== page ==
Local sales tax collections fall for the month; Lawrence on the edge of moving into negative territory
photo by: Associated Press
I certainly understand the temptation to go cheap when doing back-to-school shopping. When my son heads off to college, I’m going to make him grow his own bean-bag chair. Maybe some Lawrence shoppers got into that mode as well, as the latest sales tax report for the city showed some weakness during the important back-to-school shopping season.
The city recently received its sales tax check for October, but because of lag times in the reporting process, the figures from the October report actually show sales that were made more in the August time frame.
The numbers show sales tax collections in Lawrence fell by 2.3% — or about $52,000 — compared with the same period a year ago. The one-month downturn in Lawrence was a little steeper than what happened in other communities. Communities, on average, saw a decline of 1.4% for the month, according to figures from the Kansas Department of Revenue.
The Lawrence decline ended a streak of four straight months of the city posting year-over-year increases in sales tax collections. That midyear winning streak was much appreciated because the first part of the year had the city on a downward trend.
Combine the slow start to the year with the relatively strong summer, and you get a year-to-date total that basically is a wash. With 10 of the 12 reporting periods in the books, Lawrence’s total sales tax collections for 2019 are 0.2% greater than the same period a year ago. Here’s a look at how Lawrence’s year-to-date totals stack up with some of the other large retail centers in the state:
• Sedgwick County (Wichita): up 1.2%
• Kansas City: up 1.1%
• Shawnee: up 1.0%
• Manhattan: up 1.0%
• Olathe: up 0.4%
• Lawrence: up 0.2%
• Salina: down 0.2%
• Overland Park: down 2.7%
• Topeka: down 3.2%
• Lenexa: down 8.9%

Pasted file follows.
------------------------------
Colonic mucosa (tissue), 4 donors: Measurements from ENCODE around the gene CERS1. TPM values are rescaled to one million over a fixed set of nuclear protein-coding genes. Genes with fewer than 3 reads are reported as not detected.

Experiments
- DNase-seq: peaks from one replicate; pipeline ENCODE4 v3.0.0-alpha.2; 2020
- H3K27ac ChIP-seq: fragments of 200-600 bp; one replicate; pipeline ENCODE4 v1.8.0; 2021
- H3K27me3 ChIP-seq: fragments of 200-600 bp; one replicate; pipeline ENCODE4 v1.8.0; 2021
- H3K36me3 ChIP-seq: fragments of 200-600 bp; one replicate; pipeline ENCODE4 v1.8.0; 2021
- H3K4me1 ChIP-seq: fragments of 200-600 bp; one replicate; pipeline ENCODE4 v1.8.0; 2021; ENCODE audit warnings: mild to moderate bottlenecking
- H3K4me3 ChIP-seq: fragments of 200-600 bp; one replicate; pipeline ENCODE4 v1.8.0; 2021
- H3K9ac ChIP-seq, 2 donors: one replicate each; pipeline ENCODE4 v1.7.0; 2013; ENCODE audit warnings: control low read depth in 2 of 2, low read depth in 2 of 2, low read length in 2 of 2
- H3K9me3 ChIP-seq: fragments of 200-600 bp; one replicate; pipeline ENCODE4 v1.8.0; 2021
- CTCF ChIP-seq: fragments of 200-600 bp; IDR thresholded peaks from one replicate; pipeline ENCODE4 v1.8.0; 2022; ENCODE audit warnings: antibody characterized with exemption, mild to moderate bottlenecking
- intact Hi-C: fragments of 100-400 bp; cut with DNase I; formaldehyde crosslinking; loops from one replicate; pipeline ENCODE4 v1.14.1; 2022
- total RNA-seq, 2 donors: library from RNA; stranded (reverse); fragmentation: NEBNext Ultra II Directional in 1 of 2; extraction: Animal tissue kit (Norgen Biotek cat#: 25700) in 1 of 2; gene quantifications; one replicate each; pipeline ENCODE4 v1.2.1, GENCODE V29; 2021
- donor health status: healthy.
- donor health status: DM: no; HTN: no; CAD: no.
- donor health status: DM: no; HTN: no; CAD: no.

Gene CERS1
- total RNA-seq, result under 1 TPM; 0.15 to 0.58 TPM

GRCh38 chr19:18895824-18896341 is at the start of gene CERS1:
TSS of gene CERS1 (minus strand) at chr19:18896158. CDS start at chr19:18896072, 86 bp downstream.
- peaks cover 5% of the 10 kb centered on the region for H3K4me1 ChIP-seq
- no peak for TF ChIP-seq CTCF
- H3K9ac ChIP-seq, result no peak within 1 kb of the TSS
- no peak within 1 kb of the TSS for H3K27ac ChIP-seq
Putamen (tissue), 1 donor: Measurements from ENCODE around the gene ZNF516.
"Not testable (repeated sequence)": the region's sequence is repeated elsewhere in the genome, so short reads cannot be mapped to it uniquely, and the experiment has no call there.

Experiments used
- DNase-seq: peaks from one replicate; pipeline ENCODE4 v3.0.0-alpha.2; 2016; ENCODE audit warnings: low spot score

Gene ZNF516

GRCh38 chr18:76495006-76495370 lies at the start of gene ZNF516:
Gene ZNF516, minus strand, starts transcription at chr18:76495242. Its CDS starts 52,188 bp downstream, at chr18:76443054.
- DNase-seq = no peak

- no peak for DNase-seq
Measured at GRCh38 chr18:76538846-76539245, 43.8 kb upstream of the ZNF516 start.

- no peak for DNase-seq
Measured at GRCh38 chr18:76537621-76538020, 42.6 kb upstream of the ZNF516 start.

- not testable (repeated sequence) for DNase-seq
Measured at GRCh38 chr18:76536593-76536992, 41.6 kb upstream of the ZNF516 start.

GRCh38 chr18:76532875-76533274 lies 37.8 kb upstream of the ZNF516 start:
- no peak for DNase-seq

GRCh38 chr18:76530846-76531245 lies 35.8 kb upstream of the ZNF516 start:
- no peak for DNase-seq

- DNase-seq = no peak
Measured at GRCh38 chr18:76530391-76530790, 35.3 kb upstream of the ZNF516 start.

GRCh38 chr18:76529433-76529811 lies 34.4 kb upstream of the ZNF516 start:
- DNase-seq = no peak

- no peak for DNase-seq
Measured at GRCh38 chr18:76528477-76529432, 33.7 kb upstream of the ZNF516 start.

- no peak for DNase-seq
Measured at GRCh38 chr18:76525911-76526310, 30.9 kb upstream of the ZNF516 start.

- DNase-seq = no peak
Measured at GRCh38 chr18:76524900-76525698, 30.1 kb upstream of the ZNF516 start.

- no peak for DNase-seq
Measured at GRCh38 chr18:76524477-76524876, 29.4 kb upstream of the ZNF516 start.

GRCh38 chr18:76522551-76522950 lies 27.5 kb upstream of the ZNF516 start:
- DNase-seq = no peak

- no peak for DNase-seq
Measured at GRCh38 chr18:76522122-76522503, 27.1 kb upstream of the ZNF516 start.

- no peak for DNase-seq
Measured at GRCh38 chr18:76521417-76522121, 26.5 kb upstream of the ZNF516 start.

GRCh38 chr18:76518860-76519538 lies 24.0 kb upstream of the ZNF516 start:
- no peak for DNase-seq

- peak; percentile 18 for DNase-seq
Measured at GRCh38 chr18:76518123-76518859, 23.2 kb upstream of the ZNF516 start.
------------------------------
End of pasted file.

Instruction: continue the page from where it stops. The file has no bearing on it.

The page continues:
As the list shows, communities are all over the board for the year. Lawrence is right on the line of posting a negative year in sales tax collections. If the city does end 2019 with a decline in sales tax collections, it will mark the first time since 2010 that it has seen a drop.
Normally a drop in sales tax revenues would be a pretty big dent to the city’s budget. However, as we’ve been reporting all year, the city has seen a real spike in the amount of use taxes it collects. People pay use taxes when they buy items online or when they buy an item at an out-of-town store but have it delivered to their Lawrence home.
For the year, Lawrence use tax collections have been coming in about 20% higher than a year ago. This month, they weren’t quite as strong but still were very solid. They came in about 12% higher than a year ago. The increase in use tax collections has helped make up for weaker than expected sales tax collections.
The city hasn’t yet released its monthly budget report for October. But the September report showed that combined sales and use tax collections for the city were about $700,000 greater than a year ago. Collections also are coming in slightly above what the city budgeted to collect in 2019. Collections are about 0.3% above budget through September, according to the report.
But if October sales tax collections are the beginning of a new trend, the city could face a budget shortfall by the end of the year.